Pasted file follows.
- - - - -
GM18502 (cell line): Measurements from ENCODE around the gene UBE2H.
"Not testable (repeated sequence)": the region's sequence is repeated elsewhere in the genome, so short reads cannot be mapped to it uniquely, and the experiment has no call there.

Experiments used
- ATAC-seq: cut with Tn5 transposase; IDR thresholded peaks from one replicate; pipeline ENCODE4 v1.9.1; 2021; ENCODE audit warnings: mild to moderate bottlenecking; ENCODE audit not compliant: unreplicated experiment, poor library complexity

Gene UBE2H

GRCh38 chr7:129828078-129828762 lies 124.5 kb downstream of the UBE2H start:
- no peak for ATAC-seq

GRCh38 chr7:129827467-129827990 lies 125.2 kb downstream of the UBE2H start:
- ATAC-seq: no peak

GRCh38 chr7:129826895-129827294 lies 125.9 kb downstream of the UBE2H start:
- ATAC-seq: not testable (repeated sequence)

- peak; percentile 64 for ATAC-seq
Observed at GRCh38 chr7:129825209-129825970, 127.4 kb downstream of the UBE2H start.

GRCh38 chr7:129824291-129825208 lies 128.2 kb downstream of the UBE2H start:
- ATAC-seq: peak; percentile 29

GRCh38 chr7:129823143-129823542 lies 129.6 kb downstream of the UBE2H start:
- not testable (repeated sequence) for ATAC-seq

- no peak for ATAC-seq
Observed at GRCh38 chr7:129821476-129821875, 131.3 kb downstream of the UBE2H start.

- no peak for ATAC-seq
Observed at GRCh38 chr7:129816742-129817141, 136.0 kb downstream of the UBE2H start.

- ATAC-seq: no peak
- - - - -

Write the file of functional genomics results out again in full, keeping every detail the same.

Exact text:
GM18502 (cell line): Measurements from ENCODE around the gene UBE2H.
"Not testable (repeated sequence)": the region's sequence is repeated elsewhere in the genome, so short reads cannot be mapped to it uniquely, and the experiment has no call there.

Experiments used
- ATAC-seq: cut with Tn5 transposase; IDR thresholded peaks from one replicate; pipeline ENCODE4 v1.9.1; 2021; ENCODE audit warnings: mild to moderate bottlenecking; ENCODE audit not compliant: unreplicated experiment, poor library complexity

Gene UBE2H

GRCh38 chr7:129828078-129828762 lies 124.5 kb downstream of the UBE2H start:
- no peak for ATAC-seq

GRCh38 chr7:129827467-129827990 lies 125.2 kb downstream of the UBE2H start:
- ATAC-seq: no peak

GRCh38 chr7:129826895-129827294 lies 125.9 kb downstream of the UBE2H start:
- ATAC-seq: not testable (repeated sequence)

- peak; percentile 64 for ATAC-seq
Observed at GRCh38 chr7:129825209-129825970, 127.4 kb downstream of the UBE2H start.

GRCh38 chr7:129824291-129825208 lies 128.2 kb downstream of the UBE2H start:
- ATAC-seq: peak; percentile 29

GRCh38 chr7:129823143-129823542 lies 129.6 kb downstream of the UBE2H start:
- not testable (repeated sequence) for ATAC-seq

- no peak for ATAC-seq
Observed at GRCh38 chr7:129821476-129821875, 131.3 kb downstream of the UBE2H start.

- no peak for ATAC-seq
Observed at GRCh38 chr7:129816742-129817141, 136.0 kb downstream of the UBE2H start.

- ATAC-seq: no peak